Balancing the Tension Between Hyperoxia Prevention and Alarm Fatigue in the NICU
BACKGROUND: After the implementation of narrowed oxygen saturation alarms, alarm frequency increased in the C.S. Mott Children's Hospital NICU which could have a negative impact on patient safety. The Joint Commission on the Accreditation of Healthcare Organizations issued a Sentinel Event Alert for hospitals in 2013 to improve alarm safety, resulting in a 2014 National Patient Safety Goal requiring institutional policies and procedures to be in place to manage alarms.
METHODS: A multidisciplinary improvement team developed an alarm management bundle applying strategies to decrease alarm frequency, which included evaluating existing strategies and developing patient care–based and systems-based interventions. The total number of delivered and detected saturation alarms and high saturation alarms and the total time spent within a targeted saturation range were quantitatively tracked. Nursing morale was assessed qualitatively.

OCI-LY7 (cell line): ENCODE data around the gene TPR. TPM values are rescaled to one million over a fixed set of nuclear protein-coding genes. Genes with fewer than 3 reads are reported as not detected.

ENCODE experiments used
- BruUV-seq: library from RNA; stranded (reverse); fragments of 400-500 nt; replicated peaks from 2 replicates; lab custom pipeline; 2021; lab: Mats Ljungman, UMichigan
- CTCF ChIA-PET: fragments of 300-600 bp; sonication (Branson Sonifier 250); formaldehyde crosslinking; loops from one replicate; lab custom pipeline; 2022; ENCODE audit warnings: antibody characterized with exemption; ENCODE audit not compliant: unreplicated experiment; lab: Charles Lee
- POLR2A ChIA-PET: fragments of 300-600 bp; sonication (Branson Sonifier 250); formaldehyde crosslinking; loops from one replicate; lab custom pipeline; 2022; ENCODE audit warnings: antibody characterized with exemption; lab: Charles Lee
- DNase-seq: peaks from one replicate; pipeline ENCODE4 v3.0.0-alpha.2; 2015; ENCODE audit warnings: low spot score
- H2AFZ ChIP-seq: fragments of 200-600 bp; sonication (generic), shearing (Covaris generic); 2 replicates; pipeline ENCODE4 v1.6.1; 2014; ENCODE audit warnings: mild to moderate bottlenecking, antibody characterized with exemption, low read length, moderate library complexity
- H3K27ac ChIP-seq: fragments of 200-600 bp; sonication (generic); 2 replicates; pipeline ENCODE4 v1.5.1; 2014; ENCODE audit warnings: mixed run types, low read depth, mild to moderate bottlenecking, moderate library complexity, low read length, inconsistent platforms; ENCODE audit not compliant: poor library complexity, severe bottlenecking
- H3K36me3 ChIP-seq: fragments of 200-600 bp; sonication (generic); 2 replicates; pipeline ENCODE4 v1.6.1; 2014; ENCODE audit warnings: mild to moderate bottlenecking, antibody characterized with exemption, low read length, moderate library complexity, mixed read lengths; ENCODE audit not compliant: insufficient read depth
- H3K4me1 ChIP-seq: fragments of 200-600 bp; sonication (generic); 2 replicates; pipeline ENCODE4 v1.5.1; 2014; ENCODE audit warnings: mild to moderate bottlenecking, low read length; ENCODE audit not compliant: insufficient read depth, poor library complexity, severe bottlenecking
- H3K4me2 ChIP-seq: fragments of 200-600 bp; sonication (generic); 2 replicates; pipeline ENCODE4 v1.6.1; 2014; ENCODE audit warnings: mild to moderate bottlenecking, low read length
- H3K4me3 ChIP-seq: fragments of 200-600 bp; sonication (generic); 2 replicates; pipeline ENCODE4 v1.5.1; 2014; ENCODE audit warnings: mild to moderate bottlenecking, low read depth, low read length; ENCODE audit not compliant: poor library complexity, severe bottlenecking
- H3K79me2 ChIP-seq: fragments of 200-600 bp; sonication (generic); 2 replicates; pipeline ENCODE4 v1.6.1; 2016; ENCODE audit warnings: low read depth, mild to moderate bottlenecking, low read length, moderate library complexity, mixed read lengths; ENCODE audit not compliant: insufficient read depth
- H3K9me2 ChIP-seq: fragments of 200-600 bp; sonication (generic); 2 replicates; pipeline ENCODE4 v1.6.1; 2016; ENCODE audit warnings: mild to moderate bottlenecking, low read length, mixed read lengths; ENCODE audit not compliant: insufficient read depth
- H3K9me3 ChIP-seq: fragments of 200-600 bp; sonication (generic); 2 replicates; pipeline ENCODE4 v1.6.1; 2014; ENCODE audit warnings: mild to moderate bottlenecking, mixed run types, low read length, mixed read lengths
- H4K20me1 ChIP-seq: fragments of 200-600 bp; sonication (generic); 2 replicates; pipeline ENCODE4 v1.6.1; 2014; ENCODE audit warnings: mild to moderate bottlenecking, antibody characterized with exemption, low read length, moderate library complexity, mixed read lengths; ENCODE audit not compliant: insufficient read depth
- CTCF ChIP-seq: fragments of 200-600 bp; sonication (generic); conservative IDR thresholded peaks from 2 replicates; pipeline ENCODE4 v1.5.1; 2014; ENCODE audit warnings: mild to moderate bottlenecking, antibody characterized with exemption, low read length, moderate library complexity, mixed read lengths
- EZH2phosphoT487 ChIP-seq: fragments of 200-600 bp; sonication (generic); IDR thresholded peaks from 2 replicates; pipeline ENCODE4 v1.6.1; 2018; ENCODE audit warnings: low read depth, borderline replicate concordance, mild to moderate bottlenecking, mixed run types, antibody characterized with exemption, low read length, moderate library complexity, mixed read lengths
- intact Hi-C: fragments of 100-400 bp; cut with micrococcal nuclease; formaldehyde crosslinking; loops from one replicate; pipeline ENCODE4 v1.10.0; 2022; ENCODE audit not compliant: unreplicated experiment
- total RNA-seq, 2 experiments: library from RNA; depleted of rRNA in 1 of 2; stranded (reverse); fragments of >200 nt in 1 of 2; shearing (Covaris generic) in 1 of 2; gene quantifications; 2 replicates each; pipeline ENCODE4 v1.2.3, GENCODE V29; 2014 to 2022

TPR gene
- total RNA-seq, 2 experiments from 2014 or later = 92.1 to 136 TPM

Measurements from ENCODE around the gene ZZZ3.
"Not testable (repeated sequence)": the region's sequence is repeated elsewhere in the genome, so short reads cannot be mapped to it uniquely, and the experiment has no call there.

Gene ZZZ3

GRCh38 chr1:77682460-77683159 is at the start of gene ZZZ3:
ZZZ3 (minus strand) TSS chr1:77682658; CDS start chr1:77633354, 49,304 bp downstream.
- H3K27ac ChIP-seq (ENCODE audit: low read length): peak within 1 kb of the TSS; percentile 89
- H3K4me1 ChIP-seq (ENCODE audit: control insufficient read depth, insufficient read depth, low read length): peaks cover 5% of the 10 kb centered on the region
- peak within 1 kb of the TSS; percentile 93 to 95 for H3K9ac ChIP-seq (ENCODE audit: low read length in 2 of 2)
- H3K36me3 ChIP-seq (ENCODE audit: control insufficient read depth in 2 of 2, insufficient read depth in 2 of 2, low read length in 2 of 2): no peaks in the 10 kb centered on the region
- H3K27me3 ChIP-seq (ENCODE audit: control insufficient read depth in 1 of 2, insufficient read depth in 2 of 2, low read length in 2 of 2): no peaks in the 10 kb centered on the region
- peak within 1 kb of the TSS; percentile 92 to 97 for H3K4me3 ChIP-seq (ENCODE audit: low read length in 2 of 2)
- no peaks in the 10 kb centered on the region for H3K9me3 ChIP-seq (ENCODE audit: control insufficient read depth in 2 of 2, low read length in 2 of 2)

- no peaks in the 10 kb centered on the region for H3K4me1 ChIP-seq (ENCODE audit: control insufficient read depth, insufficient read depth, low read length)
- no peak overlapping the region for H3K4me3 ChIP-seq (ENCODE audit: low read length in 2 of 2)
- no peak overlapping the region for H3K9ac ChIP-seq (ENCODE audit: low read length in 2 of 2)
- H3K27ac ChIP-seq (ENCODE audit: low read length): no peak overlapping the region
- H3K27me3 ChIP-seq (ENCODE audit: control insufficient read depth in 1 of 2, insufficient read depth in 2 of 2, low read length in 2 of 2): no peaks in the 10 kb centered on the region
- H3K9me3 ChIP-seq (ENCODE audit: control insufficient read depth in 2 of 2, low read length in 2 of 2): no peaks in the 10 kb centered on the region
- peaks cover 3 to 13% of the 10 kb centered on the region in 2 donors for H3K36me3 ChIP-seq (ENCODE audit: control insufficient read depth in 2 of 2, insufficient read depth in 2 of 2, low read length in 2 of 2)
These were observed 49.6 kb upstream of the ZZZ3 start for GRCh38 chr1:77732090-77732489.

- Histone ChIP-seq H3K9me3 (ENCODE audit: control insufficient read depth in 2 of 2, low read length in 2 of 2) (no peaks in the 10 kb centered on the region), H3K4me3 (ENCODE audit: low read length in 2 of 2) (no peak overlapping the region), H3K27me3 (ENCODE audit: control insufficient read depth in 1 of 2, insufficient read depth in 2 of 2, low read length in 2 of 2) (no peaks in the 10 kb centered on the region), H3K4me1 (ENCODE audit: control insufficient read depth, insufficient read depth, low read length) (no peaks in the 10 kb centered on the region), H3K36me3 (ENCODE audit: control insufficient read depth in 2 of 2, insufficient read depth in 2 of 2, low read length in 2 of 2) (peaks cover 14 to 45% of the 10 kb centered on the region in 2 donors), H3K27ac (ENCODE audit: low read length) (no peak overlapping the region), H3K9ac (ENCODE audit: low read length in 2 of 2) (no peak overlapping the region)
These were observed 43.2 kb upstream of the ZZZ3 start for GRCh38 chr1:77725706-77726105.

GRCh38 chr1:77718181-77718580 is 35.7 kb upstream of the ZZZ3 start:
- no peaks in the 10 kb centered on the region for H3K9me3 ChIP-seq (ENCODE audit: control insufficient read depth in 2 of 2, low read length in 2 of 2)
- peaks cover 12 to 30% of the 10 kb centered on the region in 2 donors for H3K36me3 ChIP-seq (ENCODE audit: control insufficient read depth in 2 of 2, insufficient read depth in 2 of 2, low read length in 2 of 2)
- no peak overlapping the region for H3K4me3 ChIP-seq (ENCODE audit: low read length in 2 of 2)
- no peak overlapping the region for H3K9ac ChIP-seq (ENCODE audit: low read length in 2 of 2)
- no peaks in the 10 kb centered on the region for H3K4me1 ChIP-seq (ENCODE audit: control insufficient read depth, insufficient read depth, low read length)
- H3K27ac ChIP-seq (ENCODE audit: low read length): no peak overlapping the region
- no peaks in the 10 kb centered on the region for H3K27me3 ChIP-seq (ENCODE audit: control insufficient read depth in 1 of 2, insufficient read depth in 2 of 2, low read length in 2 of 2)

RESULTS: SpO2 alarms per monitored patient-day increased from 78 to 105 after the narrowing of alarm limits. Modification of the high saturation alarm algorithm substantially decreased the delivery and escalation of high pulse oxygen saturation (SpO2) alarms. During a pilot period, using histogram technology to individually customize alarm limits resulted in increased time spent within the targeted saturation range and fewer alarms per day. Qualitatively, nurses reported improved satisfaction when not assigned >1 infant with frequent alarms, as identified by an alarm frequency tool.
CONCLUSIONS: Alarm fatigue may detrimentally affect patient care and safety. Alarm management strategies should coincide with oxygen management within a NICU, especially in single-patient-bed units.
- Accepted February 26, 2015.
- Copyright © 2015 by the American Academy of Pediatrics